Priority Selector 105 selects the highest bid among all actively bidding contending tasks and presents winning task information to Task Controller 109 and the winning task is designated as the next task to gain access to a system resource or execution unit. The next task priority bid information is passed back to all Task Modules 101 a through 101 n on lines 113 a and 113 b as described above. If there is a plurality of tasks at the winning bid, the last such task is declared the winning task by means of ordering achieved by the circuitry of the Priority Selector 105. The task becomes the next task to gain access to a system resource or execution unit. At that point in the management process, one of the tasks will have a Task ID 313 equal to the Next Task ID present on Line 113 a. Output of Comparator 315 will then cause Latch 309 to reset, changing the fractional part of the bid on Line 319 to zero, leaving only the integral part. The effect is that the bid next presented by the Task Module will be less than its current bid, unless Priority Impatience Counter 211 of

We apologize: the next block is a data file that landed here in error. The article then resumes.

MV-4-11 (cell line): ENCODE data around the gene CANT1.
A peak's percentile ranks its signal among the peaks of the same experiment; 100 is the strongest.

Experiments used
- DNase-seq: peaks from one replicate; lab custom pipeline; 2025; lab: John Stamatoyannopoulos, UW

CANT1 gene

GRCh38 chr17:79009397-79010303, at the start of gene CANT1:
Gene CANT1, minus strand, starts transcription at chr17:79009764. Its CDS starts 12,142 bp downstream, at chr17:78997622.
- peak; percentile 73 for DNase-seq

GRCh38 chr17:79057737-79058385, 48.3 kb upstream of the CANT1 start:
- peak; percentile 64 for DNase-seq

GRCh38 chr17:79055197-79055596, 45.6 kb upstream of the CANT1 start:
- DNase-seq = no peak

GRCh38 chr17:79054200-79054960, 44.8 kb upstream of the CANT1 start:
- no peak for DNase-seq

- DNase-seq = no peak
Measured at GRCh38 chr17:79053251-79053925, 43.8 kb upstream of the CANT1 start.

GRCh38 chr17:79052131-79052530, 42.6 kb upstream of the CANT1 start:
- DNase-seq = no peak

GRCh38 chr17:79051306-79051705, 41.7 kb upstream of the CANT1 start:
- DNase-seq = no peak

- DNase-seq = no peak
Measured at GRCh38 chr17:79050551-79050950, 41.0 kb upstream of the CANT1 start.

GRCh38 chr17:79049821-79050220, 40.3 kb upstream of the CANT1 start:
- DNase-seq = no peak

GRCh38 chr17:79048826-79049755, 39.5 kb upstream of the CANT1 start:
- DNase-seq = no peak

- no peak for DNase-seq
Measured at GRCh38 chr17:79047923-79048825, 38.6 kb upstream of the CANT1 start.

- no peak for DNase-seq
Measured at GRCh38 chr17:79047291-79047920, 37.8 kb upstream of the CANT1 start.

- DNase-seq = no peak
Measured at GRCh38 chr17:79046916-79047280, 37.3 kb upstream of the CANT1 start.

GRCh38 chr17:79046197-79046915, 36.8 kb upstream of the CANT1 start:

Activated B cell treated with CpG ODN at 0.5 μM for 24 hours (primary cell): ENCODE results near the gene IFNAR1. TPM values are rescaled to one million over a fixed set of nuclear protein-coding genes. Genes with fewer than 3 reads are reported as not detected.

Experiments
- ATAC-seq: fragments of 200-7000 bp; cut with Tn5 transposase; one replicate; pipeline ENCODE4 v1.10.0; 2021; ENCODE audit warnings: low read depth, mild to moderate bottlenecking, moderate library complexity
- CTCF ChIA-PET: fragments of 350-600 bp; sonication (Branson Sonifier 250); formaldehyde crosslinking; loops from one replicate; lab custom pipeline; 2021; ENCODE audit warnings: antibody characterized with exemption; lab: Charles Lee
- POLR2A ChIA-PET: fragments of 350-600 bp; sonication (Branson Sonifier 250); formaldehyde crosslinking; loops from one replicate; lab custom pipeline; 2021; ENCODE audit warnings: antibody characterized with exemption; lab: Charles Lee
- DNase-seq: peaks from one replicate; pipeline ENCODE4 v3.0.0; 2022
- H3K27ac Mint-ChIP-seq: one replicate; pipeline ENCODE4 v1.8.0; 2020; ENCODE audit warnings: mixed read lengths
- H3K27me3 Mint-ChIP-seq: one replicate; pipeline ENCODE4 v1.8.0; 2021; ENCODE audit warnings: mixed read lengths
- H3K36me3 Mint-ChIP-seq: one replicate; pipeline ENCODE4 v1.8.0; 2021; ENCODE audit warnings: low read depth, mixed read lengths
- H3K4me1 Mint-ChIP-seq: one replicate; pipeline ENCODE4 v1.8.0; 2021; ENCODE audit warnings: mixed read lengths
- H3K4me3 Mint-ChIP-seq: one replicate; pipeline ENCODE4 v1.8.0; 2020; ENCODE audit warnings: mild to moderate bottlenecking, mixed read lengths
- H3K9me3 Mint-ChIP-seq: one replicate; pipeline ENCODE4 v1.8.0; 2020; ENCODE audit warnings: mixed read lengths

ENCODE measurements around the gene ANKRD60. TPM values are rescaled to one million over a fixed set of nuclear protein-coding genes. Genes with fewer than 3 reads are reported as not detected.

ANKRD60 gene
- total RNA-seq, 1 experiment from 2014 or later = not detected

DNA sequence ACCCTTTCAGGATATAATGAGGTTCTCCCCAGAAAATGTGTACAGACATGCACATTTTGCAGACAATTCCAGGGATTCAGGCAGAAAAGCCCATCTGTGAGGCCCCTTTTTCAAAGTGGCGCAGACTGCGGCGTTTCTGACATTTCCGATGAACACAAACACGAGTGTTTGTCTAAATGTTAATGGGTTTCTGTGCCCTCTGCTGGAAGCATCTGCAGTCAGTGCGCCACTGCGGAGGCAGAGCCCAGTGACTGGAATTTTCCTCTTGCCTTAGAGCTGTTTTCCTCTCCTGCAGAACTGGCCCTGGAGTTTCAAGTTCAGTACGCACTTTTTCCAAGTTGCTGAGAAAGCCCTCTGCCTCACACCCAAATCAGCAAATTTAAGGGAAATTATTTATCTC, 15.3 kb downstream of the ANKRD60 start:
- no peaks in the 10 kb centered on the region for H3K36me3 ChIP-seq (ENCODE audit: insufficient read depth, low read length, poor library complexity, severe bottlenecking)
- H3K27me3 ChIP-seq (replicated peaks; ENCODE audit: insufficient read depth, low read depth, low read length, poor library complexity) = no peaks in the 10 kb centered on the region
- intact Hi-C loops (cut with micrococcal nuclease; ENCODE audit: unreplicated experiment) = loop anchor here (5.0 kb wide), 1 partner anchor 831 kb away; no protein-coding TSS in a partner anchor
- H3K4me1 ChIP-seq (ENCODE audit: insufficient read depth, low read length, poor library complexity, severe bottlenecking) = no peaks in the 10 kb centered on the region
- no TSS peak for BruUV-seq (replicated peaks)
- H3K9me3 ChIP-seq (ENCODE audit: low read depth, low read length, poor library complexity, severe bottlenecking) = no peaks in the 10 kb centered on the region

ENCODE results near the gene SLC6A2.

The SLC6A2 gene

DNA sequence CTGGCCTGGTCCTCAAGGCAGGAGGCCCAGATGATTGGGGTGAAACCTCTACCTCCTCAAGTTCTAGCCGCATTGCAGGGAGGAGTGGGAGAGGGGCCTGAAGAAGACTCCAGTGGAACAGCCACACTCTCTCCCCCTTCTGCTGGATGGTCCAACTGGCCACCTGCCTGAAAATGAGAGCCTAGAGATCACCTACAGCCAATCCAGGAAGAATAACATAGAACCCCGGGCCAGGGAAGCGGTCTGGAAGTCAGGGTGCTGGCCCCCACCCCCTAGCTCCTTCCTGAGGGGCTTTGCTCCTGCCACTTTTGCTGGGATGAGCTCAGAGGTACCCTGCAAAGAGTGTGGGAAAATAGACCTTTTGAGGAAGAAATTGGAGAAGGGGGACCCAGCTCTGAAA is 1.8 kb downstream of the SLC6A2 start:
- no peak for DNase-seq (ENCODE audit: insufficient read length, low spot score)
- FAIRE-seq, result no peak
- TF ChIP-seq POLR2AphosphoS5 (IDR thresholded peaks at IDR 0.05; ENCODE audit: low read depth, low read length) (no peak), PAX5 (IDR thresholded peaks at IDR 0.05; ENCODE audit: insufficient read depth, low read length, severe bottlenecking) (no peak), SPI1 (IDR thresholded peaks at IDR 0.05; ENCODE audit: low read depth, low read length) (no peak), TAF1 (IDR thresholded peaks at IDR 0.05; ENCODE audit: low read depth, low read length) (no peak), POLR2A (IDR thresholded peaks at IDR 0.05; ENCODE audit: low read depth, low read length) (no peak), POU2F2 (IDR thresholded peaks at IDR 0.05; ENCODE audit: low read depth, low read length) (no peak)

The next task to be serviced may be preempted by another task receiving a priority higher than the next task before the next task is presented to a servicing resource. Should preemption occur, the next task to run is replaced by the new winning task upon completion of the next bidding sequence. To ensure that the replaced task maintains its winning bid for a subsequent bidding round, the Fractional Part on line 319 is forced to present a “1” on Line 319 as described above. This action effectively reinserts the replaced task into its original place in the bidding, assuming that all other priorities remain unchanged.
Once the next task has completed its work it is deactivated. Upon deactivation, Inverter 327 ensures that Latch 325 is reset via Line 329 thus presenting a logic “0” as the task bid on Bid Line 223.